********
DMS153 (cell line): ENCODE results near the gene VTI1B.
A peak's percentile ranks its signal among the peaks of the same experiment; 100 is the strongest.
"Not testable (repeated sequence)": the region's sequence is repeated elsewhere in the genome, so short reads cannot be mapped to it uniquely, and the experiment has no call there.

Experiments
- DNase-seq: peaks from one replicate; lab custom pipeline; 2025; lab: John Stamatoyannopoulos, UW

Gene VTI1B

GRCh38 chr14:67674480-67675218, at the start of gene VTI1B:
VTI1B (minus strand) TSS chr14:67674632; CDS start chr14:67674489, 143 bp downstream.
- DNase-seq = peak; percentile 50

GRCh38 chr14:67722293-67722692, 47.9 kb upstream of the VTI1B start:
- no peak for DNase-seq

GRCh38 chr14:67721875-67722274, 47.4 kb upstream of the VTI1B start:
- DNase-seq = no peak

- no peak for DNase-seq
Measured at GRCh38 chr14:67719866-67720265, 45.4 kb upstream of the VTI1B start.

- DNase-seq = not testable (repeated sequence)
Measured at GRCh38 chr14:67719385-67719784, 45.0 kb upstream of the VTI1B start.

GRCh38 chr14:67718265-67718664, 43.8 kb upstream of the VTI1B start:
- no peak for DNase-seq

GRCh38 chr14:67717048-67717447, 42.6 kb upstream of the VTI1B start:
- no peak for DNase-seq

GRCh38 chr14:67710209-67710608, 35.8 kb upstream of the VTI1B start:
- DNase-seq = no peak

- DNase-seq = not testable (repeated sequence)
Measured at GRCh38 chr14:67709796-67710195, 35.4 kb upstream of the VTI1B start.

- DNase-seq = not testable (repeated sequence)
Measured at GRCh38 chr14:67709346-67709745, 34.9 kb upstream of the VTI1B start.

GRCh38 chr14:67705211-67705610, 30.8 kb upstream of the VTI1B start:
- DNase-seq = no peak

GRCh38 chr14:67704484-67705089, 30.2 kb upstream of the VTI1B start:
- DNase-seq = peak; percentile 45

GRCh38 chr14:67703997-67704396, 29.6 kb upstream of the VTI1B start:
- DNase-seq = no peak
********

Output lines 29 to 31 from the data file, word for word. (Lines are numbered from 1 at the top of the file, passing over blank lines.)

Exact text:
- DNase-seq = no peak

GRCh38 chr14:67704484-67705089, 30.2 kb upstream of the VTI1B start:
- DNase-seq = peak; percentile 45